ARLINGTON, Va., Feb. 10 /PRNewswire-USNewswire/ -- During scheduled visits to Members of Congress on Capitol Hill tomorrow, the American Association for Homecare and its members will urge Congress and the Centers for Medicare & Medicaid Services (CMS) to adopt the Medicare Anti-Fraud Legislative Plan. Developed by the American Association for Homecare, this legislative action plan outlines tough, effective measures to stop waste, fraud and abuse in Medicare's home medical equipment sector.
"The tremendous benefits of homecare for patients and for the health care system have too often been obscured by the actions of a few bad actors," said Tyler J. Wilson, president of the American Association for Homecare. "The American Association for Homecare and its members want to work with Congress and CMS to take tough new steps to prevent fraud and abuse in Medicare because the homecare sector has zero tolerance for illegal activity. This kind of abuse of the system leads to a disgraceful waste of taxpayers' dollars and represents theft of resources needed by seniors and people with disabilities."
Among the provisions detailed in the legislative proposal are more rigorous quality standards, increased penalties for fraud, mandated site inspections for new providers, and real-time claims analysis.
"This action plan is a tangible demonstration of our commitment to stopping fraud and abuse in the system, and it is a proactive solution that will be far more effective than unnecessary Medicare cuts to the homecare medical equipment sector that only harm patients and seniors," said Tyler J. Wilson. "Our proposed legislative plan is tailored to target the source of the problem, stopping fraud and abuse where it starts in the system."
In the Medicare Anti-Fraud Legislative Plan, the American Association for Homecare proposes the following 13 specific recommendations to stop fraud and abuse in the homecare sector:
- Mandate Site Inspections for All New Home Medical Equipment Providers
A July 2008 GAO report underscored the need for CMS to ensure that its contractors are conducting effective site inspections for all new applicants for a Medicare supplier number.
- Require Site Inspections for All HME Provider Renewals
All renewal applications should require an in-person visit by the National Supplier Clearinghouse (NSC), the contractor that CMS uses to ensure integrity in the Medicare program.
- Improve Validation of New Homecare Providers
Additional validation of new providers should be included in a comprehensive and effective application process for obtaining a Medicare supplier number.
- Require Two Additional Random, Unannounced Site Visits for All New Providers
Two unannounced site visits should be conducted by NSC during the first year of operation for new HME providers.
- Require a Six-Month Trial Period for New Providers
The NSC should issue a provisional, non-permanent supplier number to new suppliers for a six-month trial period. After six months of demonstrated compliance, the provider would receive a "regular" supplier number.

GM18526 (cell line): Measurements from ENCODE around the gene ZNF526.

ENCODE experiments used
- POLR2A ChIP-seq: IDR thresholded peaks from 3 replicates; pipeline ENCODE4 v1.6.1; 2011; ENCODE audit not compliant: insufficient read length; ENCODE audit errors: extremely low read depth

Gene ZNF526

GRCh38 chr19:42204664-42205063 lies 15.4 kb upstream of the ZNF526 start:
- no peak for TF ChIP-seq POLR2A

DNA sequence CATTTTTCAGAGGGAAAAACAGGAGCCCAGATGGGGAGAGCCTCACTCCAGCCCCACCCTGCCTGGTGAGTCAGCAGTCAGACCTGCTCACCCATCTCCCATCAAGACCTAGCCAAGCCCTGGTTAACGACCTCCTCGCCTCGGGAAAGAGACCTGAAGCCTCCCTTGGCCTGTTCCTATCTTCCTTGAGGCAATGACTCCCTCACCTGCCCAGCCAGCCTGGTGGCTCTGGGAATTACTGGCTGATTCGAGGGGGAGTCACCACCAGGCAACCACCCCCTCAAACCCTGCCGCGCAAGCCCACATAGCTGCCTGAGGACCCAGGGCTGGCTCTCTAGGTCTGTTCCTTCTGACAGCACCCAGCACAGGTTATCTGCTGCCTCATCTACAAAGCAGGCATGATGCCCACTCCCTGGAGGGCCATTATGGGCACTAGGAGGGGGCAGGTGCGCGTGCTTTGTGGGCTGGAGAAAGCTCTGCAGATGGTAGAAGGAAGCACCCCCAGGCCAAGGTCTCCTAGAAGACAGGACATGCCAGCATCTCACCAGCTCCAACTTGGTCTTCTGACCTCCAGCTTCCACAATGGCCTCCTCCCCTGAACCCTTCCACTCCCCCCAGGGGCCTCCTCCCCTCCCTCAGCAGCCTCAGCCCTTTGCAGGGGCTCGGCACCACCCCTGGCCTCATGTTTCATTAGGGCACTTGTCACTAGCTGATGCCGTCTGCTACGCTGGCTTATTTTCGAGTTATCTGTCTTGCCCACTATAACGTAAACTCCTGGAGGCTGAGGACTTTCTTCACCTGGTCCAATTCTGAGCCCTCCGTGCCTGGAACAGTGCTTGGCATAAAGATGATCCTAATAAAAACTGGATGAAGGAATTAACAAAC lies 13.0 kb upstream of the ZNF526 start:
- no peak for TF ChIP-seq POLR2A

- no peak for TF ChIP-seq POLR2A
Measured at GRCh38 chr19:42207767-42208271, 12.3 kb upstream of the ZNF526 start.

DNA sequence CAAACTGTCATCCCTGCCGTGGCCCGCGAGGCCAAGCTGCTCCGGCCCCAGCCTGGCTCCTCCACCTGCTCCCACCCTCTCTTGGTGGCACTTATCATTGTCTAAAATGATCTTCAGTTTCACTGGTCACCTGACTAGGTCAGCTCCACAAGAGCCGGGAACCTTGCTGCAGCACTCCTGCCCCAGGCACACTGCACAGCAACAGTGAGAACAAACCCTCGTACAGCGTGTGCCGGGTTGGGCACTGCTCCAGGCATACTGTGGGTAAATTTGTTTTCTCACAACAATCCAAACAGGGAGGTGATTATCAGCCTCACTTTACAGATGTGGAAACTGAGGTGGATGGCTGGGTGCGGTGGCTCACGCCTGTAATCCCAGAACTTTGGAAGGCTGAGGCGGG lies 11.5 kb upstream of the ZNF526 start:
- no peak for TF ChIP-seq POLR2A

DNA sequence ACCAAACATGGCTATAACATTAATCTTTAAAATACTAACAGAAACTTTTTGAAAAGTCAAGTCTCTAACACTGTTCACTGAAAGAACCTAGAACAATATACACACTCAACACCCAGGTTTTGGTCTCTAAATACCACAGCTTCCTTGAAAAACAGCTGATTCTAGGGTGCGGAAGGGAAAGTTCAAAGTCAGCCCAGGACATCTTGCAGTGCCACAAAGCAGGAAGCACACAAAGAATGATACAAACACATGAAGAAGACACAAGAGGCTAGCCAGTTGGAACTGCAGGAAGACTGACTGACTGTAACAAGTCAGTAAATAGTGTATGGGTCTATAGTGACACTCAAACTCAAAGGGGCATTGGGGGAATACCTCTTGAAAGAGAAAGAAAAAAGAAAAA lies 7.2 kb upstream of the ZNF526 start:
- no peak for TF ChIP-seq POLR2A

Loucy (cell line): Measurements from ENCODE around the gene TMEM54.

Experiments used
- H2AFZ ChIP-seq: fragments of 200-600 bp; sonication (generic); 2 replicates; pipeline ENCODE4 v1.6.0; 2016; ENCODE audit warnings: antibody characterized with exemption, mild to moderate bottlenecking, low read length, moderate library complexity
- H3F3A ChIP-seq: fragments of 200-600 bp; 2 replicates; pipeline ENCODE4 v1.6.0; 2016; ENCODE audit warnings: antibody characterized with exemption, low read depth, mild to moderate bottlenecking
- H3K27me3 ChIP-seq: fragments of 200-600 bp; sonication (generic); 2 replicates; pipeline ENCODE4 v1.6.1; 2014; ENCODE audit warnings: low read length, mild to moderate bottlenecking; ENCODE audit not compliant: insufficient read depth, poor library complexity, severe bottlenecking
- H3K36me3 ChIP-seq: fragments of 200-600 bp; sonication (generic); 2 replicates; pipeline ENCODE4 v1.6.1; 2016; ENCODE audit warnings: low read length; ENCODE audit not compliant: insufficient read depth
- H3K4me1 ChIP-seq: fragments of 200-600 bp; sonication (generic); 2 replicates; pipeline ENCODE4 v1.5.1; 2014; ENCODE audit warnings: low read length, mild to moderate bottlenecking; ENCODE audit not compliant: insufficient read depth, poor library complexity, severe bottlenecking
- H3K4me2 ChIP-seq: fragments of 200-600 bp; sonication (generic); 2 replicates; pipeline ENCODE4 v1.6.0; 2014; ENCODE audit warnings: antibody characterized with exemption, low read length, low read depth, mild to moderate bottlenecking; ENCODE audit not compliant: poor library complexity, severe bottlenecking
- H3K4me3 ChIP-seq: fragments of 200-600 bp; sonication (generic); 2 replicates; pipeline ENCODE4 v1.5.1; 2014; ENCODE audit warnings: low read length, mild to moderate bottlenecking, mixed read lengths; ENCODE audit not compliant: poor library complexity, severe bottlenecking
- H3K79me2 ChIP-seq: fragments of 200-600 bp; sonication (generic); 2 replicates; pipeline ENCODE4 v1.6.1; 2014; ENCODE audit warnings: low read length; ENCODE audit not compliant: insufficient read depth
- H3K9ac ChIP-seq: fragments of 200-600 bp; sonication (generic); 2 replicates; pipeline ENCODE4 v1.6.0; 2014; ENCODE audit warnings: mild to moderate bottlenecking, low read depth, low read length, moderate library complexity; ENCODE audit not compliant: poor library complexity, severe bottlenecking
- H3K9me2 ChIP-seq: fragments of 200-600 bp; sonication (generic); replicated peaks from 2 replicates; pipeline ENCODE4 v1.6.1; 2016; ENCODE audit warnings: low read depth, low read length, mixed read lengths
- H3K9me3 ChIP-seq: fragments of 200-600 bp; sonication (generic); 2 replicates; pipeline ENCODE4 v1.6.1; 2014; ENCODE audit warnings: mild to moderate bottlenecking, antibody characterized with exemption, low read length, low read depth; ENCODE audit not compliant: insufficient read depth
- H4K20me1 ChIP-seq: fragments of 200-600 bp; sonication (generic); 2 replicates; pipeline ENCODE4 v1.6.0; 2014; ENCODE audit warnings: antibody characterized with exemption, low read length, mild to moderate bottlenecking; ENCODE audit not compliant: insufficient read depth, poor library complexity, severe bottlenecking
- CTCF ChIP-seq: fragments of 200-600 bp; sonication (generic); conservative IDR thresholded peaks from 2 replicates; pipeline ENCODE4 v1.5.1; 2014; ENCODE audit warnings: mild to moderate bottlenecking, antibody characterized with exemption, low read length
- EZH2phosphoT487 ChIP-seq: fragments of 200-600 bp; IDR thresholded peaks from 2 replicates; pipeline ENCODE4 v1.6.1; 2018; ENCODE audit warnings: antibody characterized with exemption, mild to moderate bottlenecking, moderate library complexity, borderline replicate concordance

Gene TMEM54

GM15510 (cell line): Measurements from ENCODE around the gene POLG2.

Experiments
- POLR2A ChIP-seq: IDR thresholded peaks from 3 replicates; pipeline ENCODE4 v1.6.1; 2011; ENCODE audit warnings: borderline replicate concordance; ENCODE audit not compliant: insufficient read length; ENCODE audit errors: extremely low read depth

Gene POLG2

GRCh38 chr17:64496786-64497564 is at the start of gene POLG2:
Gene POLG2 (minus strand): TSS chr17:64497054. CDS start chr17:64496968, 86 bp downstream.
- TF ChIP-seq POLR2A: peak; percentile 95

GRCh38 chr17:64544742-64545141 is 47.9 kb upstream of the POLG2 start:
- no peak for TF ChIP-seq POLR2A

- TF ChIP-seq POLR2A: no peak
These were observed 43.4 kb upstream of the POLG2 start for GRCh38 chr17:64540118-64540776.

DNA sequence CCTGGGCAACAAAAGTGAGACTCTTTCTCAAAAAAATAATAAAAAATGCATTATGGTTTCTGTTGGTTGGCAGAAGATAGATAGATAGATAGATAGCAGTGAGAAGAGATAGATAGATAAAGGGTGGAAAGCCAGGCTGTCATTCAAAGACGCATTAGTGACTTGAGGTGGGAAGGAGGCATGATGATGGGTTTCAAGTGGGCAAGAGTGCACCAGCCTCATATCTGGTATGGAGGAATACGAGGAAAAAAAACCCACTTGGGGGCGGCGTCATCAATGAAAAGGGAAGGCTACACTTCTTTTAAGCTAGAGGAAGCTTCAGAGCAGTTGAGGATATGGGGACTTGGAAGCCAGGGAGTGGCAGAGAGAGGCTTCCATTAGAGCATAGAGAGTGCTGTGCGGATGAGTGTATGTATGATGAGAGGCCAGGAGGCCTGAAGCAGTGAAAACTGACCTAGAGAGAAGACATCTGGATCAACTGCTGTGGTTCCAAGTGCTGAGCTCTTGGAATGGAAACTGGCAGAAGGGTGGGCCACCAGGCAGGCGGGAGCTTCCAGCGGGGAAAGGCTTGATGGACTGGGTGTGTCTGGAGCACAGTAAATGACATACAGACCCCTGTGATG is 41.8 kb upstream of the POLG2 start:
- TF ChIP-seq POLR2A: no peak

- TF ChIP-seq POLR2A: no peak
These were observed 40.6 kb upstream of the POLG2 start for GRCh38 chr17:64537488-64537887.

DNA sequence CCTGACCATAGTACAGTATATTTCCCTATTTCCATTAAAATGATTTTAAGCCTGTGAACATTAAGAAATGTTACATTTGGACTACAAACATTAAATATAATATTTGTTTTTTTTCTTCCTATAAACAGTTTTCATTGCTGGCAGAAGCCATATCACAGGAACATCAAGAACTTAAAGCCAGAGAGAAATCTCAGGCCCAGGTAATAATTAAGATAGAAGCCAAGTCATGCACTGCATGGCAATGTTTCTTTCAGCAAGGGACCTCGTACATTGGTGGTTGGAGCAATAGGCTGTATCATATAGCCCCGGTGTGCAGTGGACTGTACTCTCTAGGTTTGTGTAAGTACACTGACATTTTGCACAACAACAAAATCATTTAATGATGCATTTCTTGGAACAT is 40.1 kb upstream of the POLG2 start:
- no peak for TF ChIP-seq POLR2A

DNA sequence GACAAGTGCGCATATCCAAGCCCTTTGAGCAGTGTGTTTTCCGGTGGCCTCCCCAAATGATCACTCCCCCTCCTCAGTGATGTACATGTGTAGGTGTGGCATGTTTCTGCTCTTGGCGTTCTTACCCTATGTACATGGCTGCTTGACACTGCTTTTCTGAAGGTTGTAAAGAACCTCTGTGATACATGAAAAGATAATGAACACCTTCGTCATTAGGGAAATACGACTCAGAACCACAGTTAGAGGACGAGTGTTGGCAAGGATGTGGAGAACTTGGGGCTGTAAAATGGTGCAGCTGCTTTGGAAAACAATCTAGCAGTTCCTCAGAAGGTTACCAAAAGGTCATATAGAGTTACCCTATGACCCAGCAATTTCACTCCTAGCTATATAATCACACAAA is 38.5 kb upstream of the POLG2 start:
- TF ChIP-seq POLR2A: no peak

- Establish an Anti-Fraud Office at Medicare
CMS should establish an office with the sole mandate of coordinating detection and deterrence of fraud and improper payments across the Medicare and Medicaid programs.
- Ensure Proper Federal Funding for Fraud Prevention
Increase federal funding to ensure that NSC completes site inspection and other anti-fraud measures.
- Require Post-Payment Audit Reviews for All New Providers
Medicare's program safeguard contractors should conduct post-payment sample reviews for six months worth of claims submitted to Medicare by new providers.
- Conduct Real-Time Claims Analysis and a Refocus on Audit Resources
Medicare must analyze billings of new and existing providers in real time to identify aberrant billing patterns more quickly.
- Ensure All Providers Are Qualified to Offer the Services They Bill
A cross-check system within Medicare databases should ensure that homecare providers are qualified and accredited for the specific equipment and services for which they are billing.
- Establish Due Process Procedures for Suppliers
CMS should develop written due process procedures for the Medicare supplier number process, including issuance, denial and revocation of the Medicare supplier number. The procedures must include, for example, an administrative appeals process and timelines.
- Increase Penalties and Fines for Fraud
Congress should establish more severe penalties for instances of buying or stealing beneficiaries' Medicare numbers or physicians' provider numbers that may be used to defraud the government.
- Establish More Rigorous Quality Standards
Ensure that all accrediting bodies are applying the same set of rigorous standards and degree of inspection to their clients.
The American Association for Homecare represents durable medical equipment providers, manufacturers, and other organizations in the homecare community. Members serve the medical needs of millions of Americans who require oxygen equipment and therapy, mobility assistive technologies, medical supplies, inhalation drug therapy, home infusion, and other medical equipment and services in their homes. The Association's members operate more than 3,000 homecare locations in all 50 states. Visit www.aahomecare.org.
|SOURCE American Association for Homecare|
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